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  53. Franklin says:

    @Steven L. Taylor: Refreshing does the trick for me.

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  54. An Interested Party says:

    @TM01: Oh look, another fake Christian, if Christian at all…I notice there’s no explanation why that was supposedly “stupid”…of course, such is to be expected of someone who supports human rights abuses…

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  55. Mike Schilling says:

    Note that it’s a crisis only in that people are insisting it’s a crisis.

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  56. @Mike Schilling: For the families separated because of a conscious policy choice by the administration, it is most assuredly a crisis.

    And for anyone, to include myself, who thinks that purposeful engagement by the US government of clear human rights abuses is a crisis, this is a crisis.

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  57. Gustopher says:

    @Steven L. Taylor:

    Just off the top of my head, we need easier access for work visas

    Why?

    Totally serious question. I don’t understand why anyone wants a bunch of people flowing back and forth across our borders. It’s not like there is a shortage of people who would want to come and stay, and become part of our country.

    I worry about creating an underclass of people without full rights. I see that now with software engineers on H-1B visas, whose presence in the country is tied to their work, and who cannot negotiate for better wages and working conditions. This also puts a downward pressure on my wages and working conditions, because there is always the threat that I could be replaced by someone who cannot make those demands, rather than simply being replaced by someone who will not make those demands.

    And I worry that people who aren’t here permanently don’t contribute to their community as much. They have no vested interest in solving problems because they aren’t here long anyway. It’s the renter vs. owner issue.

    I don’t want a lot of Mexicans or Indians living in America, I want a lot of Mexican-Americans and Indian-Americans.

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  58. Gustopher says:

    @Steven L. Taylor: A force refresh did fix it. (Ugh, finding the refresh on Feedly is a nuisance as the button seems to disappear every time you want it).

    It’s definitely browser cache, but I don’t see that problem on other sites (for instance, Dave Schuler’s place). The browser cache is often controlled by headers from the website — I’m not sure why you would want the whole page to be cached on the browser when the people who are loading it multiple times in a short period are likely the commenters who would want up to date comments.

    (Now I feel like I am doing work…)

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  59. Jen says:

    @Gustopher: I understand your points, and I too am concerned about downward wage pressure regarding the H-1B visas.

    It’s clear though that there are people who are interested and willing to come here for seasonal work (such as agriculture). Americans don’t want those jobs, and I think there should be some mechanism that allows for this type of situation.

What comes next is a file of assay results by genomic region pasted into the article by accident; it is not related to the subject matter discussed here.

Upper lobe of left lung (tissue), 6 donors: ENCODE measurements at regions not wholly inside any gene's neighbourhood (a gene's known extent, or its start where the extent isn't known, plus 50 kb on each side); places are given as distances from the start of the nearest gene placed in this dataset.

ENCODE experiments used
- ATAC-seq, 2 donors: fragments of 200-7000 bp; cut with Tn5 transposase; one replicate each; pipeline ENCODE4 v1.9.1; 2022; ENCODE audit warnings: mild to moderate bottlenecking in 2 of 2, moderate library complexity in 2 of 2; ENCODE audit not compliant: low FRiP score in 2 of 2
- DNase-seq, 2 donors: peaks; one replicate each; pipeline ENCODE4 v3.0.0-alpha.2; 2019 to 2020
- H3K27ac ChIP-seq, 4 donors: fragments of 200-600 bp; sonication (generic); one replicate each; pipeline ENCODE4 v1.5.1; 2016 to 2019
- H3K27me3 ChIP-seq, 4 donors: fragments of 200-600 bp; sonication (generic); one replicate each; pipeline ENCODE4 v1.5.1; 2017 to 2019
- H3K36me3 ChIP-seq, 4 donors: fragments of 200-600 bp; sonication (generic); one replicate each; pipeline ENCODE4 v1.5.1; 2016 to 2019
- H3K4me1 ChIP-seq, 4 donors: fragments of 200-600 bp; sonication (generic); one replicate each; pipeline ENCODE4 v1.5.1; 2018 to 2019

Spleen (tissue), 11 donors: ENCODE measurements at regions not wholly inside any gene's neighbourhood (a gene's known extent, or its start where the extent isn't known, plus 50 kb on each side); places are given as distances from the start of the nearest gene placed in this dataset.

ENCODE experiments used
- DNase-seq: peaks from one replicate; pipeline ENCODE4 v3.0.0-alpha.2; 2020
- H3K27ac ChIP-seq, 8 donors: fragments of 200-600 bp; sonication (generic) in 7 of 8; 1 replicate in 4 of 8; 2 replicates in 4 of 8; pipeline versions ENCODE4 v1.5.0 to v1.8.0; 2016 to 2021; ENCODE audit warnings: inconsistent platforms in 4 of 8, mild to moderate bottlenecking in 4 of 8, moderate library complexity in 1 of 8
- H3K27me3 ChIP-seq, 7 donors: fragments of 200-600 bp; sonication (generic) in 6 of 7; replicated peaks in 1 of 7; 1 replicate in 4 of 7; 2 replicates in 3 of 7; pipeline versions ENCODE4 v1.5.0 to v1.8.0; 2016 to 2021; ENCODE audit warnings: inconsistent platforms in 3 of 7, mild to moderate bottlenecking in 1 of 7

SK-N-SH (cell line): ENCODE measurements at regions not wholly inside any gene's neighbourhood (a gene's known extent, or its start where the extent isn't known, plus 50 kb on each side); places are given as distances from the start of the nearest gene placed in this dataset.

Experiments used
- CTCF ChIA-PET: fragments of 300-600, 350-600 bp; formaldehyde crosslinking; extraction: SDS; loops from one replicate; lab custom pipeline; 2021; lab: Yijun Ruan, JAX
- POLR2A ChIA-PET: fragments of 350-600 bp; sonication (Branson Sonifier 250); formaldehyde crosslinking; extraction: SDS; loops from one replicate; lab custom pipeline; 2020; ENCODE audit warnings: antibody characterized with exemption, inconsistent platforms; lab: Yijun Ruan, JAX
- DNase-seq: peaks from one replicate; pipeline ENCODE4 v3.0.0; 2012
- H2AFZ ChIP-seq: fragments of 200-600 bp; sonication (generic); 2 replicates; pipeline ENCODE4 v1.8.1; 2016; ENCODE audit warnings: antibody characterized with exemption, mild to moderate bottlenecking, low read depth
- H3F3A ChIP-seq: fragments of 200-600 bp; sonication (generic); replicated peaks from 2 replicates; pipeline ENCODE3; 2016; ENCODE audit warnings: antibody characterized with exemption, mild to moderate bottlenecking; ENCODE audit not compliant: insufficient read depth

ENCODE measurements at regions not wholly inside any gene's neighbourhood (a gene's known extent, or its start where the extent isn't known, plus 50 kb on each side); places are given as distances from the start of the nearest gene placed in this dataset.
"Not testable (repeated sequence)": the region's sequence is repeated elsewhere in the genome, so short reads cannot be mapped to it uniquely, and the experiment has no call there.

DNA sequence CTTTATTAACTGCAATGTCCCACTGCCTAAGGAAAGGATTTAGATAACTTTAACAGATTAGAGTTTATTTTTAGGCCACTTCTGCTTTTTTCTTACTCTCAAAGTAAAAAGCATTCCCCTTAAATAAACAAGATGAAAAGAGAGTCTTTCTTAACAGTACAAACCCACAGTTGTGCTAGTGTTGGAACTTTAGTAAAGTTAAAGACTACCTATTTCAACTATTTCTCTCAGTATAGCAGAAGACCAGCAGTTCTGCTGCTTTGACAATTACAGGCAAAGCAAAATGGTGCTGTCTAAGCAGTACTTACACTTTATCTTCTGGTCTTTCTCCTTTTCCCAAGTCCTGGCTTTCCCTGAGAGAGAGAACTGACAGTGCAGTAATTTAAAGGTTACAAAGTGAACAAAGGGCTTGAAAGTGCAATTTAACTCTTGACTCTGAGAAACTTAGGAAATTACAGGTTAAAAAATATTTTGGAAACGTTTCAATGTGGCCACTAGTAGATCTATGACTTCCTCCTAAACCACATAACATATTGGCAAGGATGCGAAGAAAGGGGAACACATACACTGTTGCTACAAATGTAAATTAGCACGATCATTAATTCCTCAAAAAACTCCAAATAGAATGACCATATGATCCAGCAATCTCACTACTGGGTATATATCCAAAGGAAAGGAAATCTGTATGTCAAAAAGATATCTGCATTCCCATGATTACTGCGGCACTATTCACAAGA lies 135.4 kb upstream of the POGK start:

Right now, one of the big factors that allows these types of workers to be exploited is the threat of exposing their illegal status. A visa work program that actually acknowledges that we have seasonal work needs might help with that.

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  60. Monala says:

    @MBunge: Every time I read one of your comments, I think, “What the f*ck is he talking about?!”

    What “authoritarian class” is Steven Taylor a part of, that has failed and somehow Trump is correcting? The professorial or intellectual class? Well, Trump certainly isn’t that, but I fail to see how how such people are in control of much more than their graduate lectures. The wealthy elites? Trump is far more that than Dr. Taylor will ever be (I’m guessing — professors aren’t known for making big bucks), and has done nothing but tilt the scales even more in favor of the wealthy since he took office.

    I get it — a lot of the problems in our nation right now didn’t originate with Trump, be it immigration, race relations, or the hollowing of the middle and working classes. But he is certainly making them far, far worse with his vile, ignorant actions.

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  61. @Gustopher:

    I don’t understand why anyone wants a bunch of people flowing back and forth across our borders. It’s not like there is a shortage of people who would want to come and stay, and become part of our country.

    In simple terms, this policy suggestion is a recognition of economic reality: there is seasonal work in the US that a lot of migrants want to do, but also want to go back home. This was the norm for most of our history. It was the 1986 (IIRC) Reagan bill that led to increased security and made crossing back and forth more difficult that led to the explosion of undocumented residents.

    I am all for making it easier to migrate permanently, but there is clearly space for seasonal workers to enter and leave.